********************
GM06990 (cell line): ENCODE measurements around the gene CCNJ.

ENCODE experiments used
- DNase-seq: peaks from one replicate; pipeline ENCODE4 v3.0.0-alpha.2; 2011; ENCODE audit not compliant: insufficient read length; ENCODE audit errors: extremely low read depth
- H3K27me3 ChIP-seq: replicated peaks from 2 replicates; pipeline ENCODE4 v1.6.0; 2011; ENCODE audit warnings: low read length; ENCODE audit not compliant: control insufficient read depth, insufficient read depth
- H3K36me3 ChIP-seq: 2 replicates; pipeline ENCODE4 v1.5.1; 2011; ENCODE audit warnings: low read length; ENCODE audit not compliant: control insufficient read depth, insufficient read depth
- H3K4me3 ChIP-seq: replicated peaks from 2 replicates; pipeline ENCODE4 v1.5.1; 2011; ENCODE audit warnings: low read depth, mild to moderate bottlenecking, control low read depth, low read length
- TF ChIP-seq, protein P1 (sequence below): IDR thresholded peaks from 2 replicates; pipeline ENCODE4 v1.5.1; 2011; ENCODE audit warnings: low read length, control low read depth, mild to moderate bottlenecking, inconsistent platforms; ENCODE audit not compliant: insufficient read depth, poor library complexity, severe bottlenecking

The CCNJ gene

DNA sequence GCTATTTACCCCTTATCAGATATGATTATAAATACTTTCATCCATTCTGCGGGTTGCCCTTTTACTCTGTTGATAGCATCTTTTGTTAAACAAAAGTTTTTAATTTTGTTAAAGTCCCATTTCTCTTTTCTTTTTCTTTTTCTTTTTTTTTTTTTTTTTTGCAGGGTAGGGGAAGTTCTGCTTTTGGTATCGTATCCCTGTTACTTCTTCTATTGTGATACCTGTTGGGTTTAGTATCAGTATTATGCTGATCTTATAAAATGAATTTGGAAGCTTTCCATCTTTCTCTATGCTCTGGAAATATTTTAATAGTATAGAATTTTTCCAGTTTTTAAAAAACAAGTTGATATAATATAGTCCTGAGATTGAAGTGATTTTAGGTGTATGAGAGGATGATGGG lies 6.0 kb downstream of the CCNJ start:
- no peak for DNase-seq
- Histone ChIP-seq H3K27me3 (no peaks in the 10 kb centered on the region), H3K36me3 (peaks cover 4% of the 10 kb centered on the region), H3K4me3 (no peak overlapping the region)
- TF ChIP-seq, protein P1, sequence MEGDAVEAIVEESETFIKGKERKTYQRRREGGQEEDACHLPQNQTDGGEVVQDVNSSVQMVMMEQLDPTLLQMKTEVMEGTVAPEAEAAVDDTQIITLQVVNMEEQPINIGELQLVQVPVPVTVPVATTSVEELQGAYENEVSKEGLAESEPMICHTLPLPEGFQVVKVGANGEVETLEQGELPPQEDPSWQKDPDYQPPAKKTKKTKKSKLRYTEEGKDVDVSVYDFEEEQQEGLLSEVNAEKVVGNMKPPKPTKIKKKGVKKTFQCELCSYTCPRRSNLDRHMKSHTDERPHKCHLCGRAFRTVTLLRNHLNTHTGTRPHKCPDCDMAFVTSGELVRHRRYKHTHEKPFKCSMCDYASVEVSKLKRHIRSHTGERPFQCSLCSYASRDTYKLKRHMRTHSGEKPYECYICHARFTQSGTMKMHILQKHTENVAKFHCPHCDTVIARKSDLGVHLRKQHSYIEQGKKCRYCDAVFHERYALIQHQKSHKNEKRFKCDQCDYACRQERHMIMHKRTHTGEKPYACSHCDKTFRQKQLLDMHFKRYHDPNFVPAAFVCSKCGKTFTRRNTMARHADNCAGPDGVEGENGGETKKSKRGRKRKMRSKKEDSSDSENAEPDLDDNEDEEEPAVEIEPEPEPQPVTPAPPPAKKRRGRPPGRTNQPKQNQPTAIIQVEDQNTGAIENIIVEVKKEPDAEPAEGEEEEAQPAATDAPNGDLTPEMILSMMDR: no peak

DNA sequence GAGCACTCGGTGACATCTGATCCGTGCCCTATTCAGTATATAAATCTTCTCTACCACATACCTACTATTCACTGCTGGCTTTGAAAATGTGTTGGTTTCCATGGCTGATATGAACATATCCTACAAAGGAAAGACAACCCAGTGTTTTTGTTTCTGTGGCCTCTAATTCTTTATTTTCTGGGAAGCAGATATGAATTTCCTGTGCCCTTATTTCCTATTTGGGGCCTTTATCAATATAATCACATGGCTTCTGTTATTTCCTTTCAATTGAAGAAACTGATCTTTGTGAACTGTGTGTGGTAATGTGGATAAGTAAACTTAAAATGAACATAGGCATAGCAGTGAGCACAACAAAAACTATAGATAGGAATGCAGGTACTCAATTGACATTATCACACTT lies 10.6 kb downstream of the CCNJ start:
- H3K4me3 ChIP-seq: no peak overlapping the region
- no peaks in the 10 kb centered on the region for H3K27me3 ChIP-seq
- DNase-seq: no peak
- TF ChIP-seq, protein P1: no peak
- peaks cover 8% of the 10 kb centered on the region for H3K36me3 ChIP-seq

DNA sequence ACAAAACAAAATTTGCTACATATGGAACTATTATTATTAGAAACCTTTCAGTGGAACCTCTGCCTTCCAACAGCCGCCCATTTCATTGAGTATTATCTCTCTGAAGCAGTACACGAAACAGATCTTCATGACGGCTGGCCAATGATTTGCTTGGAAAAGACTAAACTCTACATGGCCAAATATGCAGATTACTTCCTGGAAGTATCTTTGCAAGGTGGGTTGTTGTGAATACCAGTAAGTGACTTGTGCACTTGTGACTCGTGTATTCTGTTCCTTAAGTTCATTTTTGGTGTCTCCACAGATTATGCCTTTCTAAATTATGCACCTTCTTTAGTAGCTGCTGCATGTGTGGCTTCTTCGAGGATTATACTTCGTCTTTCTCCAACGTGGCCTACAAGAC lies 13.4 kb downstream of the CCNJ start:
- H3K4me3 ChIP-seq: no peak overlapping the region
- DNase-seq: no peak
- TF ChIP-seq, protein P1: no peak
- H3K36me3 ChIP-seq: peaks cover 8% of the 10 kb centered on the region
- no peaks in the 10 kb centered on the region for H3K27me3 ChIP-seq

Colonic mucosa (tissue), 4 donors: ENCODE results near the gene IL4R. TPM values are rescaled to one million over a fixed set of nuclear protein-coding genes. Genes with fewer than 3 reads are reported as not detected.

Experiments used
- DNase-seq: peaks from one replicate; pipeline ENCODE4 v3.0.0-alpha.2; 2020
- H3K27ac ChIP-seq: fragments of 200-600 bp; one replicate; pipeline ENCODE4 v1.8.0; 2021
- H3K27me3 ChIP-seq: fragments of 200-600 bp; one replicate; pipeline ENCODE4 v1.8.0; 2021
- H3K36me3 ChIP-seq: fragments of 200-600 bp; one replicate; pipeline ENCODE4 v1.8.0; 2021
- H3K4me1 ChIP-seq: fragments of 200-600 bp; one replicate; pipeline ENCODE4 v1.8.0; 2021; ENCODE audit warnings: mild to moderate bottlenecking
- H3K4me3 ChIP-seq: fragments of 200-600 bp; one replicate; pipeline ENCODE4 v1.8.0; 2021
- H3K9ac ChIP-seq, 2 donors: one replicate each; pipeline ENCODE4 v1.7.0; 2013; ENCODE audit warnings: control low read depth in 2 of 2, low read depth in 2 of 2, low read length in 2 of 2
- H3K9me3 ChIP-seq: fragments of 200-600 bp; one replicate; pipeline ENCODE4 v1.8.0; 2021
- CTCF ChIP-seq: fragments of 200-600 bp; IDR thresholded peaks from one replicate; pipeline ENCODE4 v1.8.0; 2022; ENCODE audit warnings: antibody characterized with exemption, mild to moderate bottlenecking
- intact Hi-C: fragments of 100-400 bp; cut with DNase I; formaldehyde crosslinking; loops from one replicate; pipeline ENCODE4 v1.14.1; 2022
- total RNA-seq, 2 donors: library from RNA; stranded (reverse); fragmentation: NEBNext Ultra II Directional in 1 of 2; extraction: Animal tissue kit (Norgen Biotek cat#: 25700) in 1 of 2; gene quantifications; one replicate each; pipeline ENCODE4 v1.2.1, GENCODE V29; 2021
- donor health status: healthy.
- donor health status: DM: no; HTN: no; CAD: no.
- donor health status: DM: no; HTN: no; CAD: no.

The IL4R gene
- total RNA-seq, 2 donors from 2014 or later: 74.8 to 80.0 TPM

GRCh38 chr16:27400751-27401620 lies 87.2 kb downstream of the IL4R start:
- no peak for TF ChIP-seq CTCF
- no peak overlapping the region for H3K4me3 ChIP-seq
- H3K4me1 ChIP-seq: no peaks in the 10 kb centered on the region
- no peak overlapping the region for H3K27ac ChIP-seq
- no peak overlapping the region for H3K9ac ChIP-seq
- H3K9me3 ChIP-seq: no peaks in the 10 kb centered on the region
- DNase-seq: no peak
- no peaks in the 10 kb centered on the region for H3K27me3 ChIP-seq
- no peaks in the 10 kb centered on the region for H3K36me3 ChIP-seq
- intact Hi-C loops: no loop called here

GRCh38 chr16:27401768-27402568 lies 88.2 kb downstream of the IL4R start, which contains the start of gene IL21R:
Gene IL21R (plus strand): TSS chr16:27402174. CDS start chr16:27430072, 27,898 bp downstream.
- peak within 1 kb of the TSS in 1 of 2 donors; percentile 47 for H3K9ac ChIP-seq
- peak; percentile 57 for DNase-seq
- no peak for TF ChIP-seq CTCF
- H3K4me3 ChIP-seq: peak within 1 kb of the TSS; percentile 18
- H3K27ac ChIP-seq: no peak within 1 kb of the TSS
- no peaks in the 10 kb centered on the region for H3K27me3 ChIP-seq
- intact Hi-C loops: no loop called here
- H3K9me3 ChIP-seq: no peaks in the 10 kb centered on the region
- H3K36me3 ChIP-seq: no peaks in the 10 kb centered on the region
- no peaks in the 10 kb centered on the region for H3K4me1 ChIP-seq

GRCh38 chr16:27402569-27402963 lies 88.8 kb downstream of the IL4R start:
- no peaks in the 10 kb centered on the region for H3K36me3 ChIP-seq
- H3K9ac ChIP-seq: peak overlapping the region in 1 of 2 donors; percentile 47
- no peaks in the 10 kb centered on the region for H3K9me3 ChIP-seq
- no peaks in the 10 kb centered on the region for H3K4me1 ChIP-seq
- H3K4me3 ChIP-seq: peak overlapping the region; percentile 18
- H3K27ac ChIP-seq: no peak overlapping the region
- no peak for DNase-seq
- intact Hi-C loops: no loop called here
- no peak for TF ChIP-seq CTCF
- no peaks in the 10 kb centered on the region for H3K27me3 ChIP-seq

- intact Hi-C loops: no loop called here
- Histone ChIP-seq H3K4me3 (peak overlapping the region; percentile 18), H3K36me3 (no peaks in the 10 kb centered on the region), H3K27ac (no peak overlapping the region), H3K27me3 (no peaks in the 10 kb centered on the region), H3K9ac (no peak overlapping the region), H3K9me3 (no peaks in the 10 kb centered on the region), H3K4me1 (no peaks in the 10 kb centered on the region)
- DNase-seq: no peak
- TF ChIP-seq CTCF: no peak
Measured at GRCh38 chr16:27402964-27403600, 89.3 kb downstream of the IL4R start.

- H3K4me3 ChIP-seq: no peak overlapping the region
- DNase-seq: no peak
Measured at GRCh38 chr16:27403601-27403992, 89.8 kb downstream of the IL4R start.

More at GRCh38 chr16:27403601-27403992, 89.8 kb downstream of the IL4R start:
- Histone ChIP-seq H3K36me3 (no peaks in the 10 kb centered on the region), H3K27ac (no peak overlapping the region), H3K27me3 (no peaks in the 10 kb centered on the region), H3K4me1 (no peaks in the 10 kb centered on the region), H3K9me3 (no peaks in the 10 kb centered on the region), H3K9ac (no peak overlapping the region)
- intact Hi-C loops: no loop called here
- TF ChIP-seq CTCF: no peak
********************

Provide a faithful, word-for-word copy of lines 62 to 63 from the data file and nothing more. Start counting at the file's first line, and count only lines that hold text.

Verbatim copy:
- intact Hi-C loops: no loop called here
- H3K9me3 ChIP-seq: no peaks in the 10 kb centered on the region